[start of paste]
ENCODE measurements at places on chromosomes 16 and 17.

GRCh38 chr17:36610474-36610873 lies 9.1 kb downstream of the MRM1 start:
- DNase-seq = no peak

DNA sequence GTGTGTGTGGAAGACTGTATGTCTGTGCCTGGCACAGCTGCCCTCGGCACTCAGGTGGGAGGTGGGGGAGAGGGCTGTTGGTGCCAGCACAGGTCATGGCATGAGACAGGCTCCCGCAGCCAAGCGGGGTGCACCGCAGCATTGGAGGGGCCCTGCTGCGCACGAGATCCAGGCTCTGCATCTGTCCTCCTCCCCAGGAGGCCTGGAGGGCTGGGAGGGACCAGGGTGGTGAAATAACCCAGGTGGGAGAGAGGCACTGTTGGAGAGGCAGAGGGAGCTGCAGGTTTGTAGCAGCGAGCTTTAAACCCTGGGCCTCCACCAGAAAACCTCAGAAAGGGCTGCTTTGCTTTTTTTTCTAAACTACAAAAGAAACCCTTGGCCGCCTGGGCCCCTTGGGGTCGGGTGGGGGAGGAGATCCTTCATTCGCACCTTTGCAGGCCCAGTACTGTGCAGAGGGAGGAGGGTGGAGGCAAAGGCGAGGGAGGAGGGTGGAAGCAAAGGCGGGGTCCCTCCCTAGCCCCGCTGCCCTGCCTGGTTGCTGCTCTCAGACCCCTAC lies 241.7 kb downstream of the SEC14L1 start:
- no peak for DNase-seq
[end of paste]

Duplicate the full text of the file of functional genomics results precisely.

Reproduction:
ENCODE measurements at places on chromosomes 16 and 17.

GRCh38 chr17:36610474-36610873 lies 9.1 kb downstream of the MRM1 start:
- DNase-seq = no peak

DNA sequence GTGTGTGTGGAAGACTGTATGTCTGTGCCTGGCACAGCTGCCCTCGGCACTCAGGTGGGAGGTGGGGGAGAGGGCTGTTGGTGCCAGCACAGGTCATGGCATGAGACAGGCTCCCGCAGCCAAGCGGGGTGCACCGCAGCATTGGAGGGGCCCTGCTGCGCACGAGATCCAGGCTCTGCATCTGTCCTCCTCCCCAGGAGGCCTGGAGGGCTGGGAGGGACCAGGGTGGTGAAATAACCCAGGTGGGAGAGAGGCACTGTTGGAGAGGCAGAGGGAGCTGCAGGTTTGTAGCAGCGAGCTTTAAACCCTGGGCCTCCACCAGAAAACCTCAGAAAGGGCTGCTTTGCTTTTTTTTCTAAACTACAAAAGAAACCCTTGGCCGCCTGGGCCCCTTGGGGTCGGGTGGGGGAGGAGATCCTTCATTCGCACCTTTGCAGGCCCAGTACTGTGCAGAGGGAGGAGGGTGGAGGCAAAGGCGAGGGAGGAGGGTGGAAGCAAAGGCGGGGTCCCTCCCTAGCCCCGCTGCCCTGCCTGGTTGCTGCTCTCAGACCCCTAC lies 241.7 kb downstream of the SEC14L1 start:
- no peak for DNase-seq